Don Palmerine, 67, recently came forward and admitted his involvement in a 1969 rape. ⠀⠀
In an essay written to The Washington Post, Palmerine admitted that though the details were fuzzy, he does recall the events “before and after” the traumatic event. ⠀
Palmerine spoke to Michel Martin Sunday on NPR’s All Things Considered, where he further explained his guilt surrounding that night. At the time, Palmerine attended an all boys catholic school in Pittsburgh, Pennsylvania, and Palmerine was invited to a party put on by a football player from a nearby school. Palmerine recalled that “there were far more boys than girls at this party” and that “other than the girls,” no one was drinking.
“At one point, a boy told several of us to go outside and look through a window into the basement because another boy, a football player, had taken a girl there. When we peered through, we saw the girl passed out on a sofa, her feet facing us. As the boy approached her, he waved to us, smiling. He proceeded to remove her jeans and then her underwear. It was the first time I had seen a girl naked. He climbed on top of her and penetrated her. She immediately woke up and tried to fight him off. At this point, we all scattered in the yard. No one said anything. There was just nervous laughter,” Palmerine remembers.
This type of behavior seemed to be normalized, as further unsafe situations occurred at the party.
Palmerine also admitted to engaging in a “game” where the boys would grope a drunk, unconscious woman when the lights were off, and remove them before the light
exposed them. “This happened four times, and then we all left the room. I’m glad it didn’t go further,” Palmerine said.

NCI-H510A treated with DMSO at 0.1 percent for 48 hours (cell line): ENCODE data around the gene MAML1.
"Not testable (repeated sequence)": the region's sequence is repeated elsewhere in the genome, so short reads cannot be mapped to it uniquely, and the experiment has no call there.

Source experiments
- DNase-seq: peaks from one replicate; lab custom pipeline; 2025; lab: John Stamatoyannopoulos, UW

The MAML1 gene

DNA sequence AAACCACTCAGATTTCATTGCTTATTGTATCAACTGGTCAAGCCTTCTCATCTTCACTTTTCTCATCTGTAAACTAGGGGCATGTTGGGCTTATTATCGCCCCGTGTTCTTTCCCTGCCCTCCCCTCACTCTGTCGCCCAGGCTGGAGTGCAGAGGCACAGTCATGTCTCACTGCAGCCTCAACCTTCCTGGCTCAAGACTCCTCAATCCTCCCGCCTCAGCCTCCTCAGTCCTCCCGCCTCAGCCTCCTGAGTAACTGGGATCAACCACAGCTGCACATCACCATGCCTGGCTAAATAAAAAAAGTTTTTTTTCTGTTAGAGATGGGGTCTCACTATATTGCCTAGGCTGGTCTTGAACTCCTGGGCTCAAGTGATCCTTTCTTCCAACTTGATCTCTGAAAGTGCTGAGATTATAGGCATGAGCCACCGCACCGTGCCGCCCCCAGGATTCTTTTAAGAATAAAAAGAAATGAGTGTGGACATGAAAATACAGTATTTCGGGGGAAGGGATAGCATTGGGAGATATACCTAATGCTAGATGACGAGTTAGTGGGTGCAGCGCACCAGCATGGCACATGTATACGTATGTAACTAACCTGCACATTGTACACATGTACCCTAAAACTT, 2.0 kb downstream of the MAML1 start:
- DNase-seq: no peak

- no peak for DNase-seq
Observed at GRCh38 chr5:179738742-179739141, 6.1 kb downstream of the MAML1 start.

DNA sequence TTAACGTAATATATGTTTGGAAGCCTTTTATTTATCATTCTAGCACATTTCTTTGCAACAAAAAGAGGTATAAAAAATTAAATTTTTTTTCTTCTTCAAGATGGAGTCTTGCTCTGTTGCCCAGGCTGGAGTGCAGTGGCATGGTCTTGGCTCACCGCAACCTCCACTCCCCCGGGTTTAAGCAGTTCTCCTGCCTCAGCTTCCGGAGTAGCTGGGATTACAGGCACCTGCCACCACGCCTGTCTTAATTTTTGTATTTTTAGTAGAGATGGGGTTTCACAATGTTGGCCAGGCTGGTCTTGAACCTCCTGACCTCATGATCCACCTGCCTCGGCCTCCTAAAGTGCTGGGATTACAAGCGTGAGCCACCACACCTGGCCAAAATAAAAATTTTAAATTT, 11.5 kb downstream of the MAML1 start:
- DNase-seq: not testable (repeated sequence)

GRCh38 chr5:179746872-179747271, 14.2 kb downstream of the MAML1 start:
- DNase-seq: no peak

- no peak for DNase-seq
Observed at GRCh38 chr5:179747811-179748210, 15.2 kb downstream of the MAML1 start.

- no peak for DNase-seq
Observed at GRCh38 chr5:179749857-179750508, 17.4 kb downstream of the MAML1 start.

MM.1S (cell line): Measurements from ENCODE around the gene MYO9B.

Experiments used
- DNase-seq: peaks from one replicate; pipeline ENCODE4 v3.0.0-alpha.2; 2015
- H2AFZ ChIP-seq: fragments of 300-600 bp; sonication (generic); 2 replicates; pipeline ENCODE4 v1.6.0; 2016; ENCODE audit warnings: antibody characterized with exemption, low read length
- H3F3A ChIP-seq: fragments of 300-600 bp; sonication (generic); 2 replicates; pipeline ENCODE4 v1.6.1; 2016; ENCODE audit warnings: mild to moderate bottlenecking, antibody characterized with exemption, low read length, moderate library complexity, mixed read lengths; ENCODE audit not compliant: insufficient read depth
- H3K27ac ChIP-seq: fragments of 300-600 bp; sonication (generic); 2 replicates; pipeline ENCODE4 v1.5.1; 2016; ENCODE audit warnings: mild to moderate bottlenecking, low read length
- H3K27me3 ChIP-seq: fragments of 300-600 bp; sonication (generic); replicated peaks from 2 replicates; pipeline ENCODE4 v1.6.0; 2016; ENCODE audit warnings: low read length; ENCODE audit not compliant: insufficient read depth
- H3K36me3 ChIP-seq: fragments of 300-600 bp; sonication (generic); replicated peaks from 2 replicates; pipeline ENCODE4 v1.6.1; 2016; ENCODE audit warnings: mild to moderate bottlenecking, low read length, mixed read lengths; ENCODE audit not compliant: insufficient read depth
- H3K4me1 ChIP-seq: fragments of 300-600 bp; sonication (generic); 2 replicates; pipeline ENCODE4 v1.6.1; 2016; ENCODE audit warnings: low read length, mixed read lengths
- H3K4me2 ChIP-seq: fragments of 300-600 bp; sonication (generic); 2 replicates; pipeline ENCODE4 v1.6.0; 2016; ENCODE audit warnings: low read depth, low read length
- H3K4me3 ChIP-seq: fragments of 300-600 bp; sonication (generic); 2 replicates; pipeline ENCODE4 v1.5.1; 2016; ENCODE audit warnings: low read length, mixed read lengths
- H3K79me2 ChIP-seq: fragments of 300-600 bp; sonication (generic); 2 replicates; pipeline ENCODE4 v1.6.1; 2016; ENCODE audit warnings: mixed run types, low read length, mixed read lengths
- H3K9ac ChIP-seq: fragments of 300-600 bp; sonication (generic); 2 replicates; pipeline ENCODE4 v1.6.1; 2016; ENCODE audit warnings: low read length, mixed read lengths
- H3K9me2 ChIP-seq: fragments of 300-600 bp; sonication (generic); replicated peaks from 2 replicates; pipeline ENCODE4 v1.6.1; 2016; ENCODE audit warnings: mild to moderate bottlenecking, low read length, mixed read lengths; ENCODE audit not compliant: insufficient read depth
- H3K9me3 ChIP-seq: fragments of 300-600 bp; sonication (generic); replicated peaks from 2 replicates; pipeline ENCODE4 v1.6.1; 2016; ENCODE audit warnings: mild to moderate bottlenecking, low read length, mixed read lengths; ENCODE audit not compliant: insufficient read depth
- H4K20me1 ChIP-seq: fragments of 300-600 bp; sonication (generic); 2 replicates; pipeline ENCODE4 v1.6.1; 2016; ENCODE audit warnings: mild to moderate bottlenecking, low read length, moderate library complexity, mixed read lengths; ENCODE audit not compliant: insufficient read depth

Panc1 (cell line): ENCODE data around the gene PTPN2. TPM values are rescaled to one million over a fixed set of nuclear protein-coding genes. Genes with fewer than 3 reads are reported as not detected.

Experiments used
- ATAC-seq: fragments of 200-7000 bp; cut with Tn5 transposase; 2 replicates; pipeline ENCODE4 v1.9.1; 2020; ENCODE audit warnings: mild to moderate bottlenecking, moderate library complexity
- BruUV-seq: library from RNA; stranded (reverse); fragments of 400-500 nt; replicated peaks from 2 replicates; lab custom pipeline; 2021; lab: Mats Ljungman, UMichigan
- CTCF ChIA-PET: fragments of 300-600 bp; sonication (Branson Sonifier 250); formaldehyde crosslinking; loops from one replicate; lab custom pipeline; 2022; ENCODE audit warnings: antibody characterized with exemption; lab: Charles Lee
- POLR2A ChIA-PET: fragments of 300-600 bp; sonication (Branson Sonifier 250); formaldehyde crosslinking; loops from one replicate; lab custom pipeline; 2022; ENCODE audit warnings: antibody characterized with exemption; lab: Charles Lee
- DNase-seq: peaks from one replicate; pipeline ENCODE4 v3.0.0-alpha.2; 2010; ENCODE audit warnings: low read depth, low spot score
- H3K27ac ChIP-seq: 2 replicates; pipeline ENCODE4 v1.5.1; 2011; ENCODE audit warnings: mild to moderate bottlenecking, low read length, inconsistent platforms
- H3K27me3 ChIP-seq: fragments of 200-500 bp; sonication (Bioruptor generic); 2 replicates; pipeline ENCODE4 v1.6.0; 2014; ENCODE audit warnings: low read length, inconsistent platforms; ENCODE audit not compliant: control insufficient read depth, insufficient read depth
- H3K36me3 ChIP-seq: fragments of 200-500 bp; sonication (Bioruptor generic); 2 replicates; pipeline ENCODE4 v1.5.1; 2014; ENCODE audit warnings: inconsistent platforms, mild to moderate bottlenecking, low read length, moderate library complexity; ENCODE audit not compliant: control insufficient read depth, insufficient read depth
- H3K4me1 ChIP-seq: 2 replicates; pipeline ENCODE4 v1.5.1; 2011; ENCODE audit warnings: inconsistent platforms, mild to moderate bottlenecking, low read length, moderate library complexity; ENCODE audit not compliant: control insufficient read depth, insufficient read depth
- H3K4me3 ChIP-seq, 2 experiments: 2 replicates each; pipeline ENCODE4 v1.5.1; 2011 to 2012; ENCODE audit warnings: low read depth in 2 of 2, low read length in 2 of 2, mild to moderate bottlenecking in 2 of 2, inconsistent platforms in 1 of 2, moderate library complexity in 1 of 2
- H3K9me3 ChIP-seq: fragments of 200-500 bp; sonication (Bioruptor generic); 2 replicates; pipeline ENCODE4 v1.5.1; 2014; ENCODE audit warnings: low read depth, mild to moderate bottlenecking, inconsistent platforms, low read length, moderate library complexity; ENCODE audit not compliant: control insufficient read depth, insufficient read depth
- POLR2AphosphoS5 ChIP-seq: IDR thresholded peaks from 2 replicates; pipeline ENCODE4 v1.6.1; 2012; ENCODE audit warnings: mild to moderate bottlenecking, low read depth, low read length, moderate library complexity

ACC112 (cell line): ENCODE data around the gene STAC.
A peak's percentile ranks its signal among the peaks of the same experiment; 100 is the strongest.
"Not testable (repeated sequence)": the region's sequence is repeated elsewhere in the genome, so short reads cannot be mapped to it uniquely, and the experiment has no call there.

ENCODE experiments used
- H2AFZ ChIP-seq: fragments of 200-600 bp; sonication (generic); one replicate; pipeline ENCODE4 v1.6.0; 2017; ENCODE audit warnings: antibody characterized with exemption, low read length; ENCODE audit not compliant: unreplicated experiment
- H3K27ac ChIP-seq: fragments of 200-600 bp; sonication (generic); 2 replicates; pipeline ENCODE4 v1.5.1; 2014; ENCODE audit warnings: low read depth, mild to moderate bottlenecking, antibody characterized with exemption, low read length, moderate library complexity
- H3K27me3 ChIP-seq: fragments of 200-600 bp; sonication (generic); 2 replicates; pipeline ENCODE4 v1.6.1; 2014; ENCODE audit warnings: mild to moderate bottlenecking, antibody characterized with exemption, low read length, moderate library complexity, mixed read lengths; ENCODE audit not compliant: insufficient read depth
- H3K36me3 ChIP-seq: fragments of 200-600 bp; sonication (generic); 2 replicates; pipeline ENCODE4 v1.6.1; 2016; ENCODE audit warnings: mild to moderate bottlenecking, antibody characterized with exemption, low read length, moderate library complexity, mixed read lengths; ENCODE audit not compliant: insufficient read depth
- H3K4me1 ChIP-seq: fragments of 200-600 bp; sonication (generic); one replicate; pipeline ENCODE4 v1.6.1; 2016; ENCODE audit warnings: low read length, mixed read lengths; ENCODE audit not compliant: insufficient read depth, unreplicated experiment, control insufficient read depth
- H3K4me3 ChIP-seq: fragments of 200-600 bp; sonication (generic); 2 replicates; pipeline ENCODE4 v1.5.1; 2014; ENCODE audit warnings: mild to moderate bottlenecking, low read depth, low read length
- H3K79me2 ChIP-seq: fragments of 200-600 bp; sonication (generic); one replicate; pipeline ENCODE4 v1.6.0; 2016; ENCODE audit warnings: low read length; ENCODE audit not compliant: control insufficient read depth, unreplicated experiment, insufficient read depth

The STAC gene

Palmerine’s confession was triggered by the disturbing testimony of Dr. Christine Blasey Ford in the Brett Kavanaugh hearings. Palmerine said Ford “was really telling the truth,” which led him to come forward about the night he witnessed sexual assault.⠀⠀⠀⠀⠀⠀⠀⠀⠀⠀⠀⠀⠀⠀
“In 1969, there was nobody to turn to,” he writes in a proper acknowledgment. “They [the girls] certainly wouldn’t have gone to the police — at the time, a subtle notion persisted that an assault was always the girl’s fault, that she shouldn’t have gotten herself into that position in the first place,” Palmerine writes.
“To tell the truth about the ways they’ve abused women and what our role has been in creating a culture that tolerates this,” he added.⠀⠀⠀⠀
Palmerine insists that men should be apart of the #MeToo movement to protect our mothers, daughters, and friends who are at risk for sexual assault or rape.
“The only thing I could say is I’m sorry I didn’t help” regrets Palmerine. “A few women had called me a hero, but, no, I wasn’t. I would’ve been a hero if I had helped these women then, but I didn’t do it.”